say hello to my little friend

Several months ago, I sort of stumbled upon the concept of modular synthesizers. It was kind of a backdoor thing. I got interested in step sequencers first through Numerology and some tools in Reaktor. From this I began searching for videos of sequencers in action, and often they were running modulars in various iterations. This led me back to Reason for a while, string CV cables around for the first time, really, and realizing a lot of what I’ve been missing in that app. The Matrix sequencer suddenly became a lot more fun.
Having immediate access to the various controls and switches and knobs seemed pretty great and made my Alesis Micron suddenly less interesting. I imagined working with these actual controls to be far more creative than staring at the virtual versions afforded to me with the software I have. I recognize that tools like Reaktor and even Reason allow me to do things that there is no way I could do with actual hardware, no matter how complex, but watching and listening to these clips and grasping how they work, I learned more about how the software worked as well. Entire parts of Reaktor and even smaller tools like Jasuto for my iPhone suddenly seemed accessible.
So, a week or two ago, I went poking around eBay and landed myself a little modular synth. This is the baby version of the Doepfer A-100 system. It only includes ten modules — just the basics for making sounds and affecting them in limited ways. It’s not even remotely as flexible or powerful as even the more basic synthesizer plug-ins that I use regularly. But it’s a nice little fenced-in area for me to work and learn. Modulars are a very deep hole and it would be very easy for me to fall in it and have no idea why X is making that sound and Y is affecting it. Also, these things aren’t cheap.

Doepfer a100 mini


This A-100 Mini has two oscillators, a low-pass filter, a mixer, a noise/random voltage generator, an envelope generator, one LFO, a ring mod, and a VCA. And it has a midi interface, which will end up being more useful than I originally thought. When I like sounds that modular synths make, I usually like the self-running burbly beepity patterns that seem almost random. These patches are normally made up of various triggering devices and multiple LFOs that this synth doesn’t have. Eventually I expect to grow this beast and get it there. In the meantime I’ve also bought (used!) a copy of MOTU’s Volta, which will run as a plug-in in something like Ableton Live and through sending control voltages over my audio interface, will give me a LOT of control over that which I have. Without Volta, I likely wouldn’t even be interested in such things.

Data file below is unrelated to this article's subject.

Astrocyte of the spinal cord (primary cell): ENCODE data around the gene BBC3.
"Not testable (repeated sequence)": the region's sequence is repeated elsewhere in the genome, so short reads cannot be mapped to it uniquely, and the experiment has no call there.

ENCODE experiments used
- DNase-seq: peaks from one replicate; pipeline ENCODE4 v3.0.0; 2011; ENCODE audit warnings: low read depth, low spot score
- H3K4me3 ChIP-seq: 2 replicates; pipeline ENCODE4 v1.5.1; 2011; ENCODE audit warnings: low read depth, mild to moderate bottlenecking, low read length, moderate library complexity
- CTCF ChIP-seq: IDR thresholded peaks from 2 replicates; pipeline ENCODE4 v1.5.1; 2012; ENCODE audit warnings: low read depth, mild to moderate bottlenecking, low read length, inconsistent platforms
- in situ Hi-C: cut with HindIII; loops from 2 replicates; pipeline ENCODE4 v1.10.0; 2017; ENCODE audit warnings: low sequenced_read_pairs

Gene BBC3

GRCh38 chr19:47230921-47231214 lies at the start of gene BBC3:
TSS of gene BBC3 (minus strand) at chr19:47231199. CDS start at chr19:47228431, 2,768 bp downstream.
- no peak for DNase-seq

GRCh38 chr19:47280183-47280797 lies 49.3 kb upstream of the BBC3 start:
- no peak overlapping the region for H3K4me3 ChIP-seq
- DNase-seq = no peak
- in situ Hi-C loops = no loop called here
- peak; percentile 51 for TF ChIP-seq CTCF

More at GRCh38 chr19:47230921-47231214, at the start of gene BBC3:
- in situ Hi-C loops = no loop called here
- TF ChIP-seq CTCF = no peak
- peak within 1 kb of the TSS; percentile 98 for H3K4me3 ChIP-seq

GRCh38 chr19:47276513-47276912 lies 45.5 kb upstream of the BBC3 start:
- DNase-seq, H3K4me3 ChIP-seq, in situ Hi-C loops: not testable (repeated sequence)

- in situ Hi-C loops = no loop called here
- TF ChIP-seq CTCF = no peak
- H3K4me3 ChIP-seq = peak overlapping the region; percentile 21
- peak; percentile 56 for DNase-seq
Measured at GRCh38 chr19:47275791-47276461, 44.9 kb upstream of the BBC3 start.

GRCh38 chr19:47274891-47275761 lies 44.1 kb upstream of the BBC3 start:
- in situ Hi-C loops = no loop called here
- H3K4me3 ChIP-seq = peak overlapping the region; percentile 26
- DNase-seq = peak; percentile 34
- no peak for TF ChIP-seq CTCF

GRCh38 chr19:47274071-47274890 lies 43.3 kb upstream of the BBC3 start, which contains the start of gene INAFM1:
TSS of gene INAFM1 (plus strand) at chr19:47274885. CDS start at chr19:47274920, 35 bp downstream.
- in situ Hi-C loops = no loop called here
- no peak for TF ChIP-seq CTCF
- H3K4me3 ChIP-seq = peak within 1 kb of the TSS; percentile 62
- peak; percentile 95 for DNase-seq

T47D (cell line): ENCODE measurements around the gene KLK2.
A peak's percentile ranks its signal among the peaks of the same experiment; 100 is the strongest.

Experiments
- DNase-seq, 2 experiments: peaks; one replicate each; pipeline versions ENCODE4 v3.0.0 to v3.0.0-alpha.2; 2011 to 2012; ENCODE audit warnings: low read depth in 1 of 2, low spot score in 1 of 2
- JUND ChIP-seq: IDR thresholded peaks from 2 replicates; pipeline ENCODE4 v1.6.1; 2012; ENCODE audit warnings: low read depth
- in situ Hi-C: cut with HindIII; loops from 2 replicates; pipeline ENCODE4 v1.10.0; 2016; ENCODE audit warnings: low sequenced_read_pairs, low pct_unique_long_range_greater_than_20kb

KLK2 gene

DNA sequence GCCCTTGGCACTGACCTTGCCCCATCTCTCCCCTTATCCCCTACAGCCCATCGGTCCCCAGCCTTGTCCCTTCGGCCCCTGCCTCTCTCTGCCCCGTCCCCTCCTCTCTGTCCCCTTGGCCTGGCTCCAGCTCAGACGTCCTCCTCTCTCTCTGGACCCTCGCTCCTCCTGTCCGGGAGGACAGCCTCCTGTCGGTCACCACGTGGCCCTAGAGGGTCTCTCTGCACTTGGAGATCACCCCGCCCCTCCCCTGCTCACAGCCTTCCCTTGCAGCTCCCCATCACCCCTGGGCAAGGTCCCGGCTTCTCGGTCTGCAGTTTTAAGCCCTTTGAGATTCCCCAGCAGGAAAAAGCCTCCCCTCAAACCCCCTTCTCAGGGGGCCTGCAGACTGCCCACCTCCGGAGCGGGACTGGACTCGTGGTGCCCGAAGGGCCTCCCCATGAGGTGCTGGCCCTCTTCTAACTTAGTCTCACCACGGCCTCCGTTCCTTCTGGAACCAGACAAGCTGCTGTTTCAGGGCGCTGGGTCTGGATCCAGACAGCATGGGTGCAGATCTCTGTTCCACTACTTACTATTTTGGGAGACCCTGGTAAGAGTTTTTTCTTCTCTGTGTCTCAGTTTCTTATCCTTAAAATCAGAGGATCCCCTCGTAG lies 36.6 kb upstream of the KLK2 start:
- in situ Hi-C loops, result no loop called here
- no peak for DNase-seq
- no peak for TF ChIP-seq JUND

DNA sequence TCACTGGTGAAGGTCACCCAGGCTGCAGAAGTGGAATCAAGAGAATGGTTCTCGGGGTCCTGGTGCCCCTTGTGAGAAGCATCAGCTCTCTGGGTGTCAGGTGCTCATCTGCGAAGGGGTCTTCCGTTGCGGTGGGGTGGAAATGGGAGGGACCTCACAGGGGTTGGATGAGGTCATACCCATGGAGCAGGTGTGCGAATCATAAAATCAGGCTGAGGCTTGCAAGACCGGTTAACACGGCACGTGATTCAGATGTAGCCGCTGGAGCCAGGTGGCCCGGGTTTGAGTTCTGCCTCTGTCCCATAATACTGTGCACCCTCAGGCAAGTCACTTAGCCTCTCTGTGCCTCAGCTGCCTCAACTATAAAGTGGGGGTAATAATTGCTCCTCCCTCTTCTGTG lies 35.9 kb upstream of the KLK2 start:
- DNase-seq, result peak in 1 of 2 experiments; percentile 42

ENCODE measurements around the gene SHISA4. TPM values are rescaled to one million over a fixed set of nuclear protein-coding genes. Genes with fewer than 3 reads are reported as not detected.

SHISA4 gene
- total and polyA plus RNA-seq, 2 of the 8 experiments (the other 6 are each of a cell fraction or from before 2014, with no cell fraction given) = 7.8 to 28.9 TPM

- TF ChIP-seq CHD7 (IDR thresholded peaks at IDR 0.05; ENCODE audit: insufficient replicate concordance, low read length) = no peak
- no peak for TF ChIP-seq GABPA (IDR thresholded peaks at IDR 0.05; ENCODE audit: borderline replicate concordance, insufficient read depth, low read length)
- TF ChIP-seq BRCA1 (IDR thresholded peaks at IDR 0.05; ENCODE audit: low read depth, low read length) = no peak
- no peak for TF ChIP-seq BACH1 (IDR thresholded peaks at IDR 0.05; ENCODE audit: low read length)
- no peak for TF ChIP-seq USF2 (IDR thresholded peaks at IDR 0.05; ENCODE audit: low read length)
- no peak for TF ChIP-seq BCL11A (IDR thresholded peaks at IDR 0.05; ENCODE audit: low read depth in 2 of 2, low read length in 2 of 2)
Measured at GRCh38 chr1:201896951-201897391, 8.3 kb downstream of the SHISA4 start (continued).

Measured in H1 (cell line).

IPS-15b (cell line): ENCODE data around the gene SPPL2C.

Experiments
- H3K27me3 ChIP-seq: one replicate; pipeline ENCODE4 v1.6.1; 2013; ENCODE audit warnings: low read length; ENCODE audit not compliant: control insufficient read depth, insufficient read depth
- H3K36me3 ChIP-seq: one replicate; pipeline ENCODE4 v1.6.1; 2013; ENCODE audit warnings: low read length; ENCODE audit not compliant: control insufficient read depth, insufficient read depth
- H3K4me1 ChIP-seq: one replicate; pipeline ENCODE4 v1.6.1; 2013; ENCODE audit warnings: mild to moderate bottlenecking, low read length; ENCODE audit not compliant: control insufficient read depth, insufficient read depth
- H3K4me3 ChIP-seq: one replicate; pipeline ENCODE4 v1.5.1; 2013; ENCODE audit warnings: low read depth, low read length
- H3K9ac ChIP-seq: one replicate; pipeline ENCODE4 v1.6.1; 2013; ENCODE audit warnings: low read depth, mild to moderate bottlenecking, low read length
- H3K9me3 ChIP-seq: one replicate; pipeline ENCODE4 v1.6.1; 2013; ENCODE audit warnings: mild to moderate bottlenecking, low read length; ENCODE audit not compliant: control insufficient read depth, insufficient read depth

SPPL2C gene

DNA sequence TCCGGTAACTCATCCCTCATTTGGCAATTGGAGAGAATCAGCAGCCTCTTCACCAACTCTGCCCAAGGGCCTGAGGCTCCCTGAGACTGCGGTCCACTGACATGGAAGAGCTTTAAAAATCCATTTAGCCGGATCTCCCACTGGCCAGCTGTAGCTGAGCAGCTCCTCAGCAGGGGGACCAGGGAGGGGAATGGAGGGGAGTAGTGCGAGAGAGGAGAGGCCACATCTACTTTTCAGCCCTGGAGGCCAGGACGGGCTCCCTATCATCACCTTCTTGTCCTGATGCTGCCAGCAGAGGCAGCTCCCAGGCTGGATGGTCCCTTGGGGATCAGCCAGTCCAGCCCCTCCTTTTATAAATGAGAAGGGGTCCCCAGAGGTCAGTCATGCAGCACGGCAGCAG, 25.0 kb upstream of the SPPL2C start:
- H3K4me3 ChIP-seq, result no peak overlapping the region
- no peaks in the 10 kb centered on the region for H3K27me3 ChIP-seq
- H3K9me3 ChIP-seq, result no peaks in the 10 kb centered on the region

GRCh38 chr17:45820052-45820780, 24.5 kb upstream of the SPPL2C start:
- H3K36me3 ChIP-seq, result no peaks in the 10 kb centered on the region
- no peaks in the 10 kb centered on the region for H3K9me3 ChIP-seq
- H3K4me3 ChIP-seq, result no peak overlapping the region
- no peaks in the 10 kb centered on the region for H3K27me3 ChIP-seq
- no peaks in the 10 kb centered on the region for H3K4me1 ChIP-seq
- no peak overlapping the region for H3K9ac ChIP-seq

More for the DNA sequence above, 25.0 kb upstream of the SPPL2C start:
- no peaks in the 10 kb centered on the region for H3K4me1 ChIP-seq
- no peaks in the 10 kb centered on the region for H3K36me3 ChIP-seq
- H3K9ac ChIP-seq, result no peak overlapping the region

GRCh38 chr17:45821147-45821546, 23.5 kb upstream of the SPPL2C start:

I plugged this thing in on Sunday, hooked it up to an input in Live, and recorded the first ten minutes or so of whatever I could get it to do. These are pretty simple sequences, controlled entirely with the random voltage generator and the LFO, modulating the VCO frequencies, the filter cutoff, and some gain. Just after this short time of playing with it, I know I want/need at least one more LFO, preferably voltage controlled; another ADSR envelope, also voltage controlled; and maybe another filter — or a low pass gate. There has been a real explosion of interesting and creative design going on in the modular synth universe with many small homebrew companies building and selling odd little modules.

Here is the result of the first time spent with the A-100. Essentially it’s various modulations of the oscillators and filters with the LFO, along with various knob-turns. I expect to add more as I get a grasp of what to do with it. Stay tuned.

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